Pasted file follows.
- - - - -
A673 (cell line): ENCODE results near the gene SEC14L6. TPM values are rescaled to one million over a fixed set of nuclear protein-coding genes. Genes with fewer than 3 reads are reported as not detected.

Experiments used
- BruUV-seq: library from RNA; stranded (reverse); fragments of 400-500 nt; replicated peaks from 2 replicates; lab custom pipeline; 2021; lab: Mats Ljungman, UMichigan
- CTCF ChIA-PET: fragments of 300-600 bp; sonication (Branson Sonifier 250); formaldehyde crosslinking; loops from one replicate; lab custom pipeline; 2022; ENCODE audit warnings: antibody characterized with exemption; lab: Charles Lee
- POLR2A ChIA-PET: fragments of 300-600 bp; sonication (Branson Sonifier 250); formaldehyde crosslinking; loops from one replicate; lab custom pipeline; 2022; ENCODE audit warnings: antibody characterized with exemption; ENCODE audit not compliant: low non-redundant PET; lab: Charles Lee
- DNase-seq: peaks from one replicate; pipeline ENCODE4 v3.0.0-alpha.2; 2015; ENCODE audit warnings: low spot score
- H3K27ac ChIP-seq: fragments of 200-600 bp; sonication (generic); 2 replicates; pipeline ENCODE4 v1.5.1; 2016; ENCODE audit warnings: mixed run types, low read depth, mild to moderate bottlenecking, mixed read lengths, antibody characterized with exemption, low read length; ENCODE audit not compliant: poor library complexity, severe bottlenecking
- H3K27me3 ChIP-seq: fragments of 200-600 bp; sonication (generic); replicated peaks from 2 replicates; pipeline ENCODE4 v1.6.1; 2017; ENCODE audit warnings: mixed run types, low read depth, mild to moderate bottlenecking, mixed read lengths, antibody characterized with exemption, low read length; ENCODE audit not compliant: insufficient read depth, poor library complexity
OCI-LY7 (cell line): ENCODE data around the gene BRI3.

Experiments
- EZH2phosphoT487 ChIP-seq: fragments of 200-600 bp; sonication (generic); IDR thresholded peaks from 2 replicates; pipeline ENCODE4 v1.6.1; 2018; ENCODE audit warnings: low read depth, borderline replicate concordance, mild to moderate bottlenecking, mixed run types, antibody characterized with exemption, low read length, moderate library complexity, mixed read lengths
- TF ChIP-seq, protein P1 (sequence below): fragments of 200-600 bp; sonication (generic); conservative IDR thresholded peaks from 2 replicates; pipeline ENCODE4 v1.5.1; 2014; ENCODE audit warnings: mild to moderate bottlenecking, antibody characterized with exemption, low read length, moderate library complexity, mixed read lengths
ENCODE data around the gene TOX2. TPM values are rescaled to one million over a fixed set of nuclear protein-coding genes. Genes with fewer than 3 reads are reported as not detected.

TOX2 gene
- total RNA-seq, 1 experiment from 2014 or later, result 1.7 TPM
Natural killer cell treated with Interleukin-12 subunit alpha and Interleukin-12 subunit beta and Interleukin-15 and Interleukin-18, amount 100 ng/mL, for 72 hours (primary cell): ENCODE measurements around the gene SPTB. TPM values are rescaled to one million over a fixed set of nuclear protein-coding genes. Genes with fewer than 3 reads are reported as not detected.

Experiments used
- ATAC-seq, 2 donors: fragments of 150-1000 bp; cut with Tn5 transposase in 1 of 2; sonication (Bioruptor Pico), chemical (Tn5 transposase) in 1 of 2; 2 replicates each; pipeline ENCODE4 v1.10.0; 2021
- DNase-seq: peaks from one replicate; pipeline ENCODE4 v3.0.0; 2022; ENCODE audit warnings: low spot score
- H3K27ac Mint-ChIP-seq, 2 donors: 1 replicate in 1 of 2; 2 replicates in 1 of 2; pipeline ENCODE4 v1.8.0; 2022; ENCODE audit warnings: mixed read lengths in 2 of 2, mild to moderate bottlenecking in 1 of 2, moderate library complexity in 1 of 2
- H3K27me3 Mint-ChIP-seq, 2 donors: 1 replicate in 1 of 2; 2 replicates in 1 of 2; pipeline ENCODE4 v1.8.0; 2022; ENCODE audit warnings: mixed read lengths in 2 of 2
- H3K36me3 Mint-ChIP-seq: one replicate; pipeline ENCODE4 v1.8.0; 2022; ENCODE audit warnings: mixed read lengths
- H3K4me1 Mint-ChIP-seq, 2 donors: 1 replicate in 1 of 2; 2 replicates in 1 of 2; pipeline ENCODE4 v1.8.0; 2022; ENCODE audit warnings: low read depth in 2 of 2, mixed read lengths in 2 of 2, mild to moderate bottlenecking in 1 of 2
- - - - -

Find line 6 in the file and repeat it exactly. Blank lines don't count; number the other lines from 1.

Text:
- DNase-seq: peaks from one replicate; pipeline ENCODE4 v3.0.0-alpha.2; 2015; ENCODE audit warnings: low spot score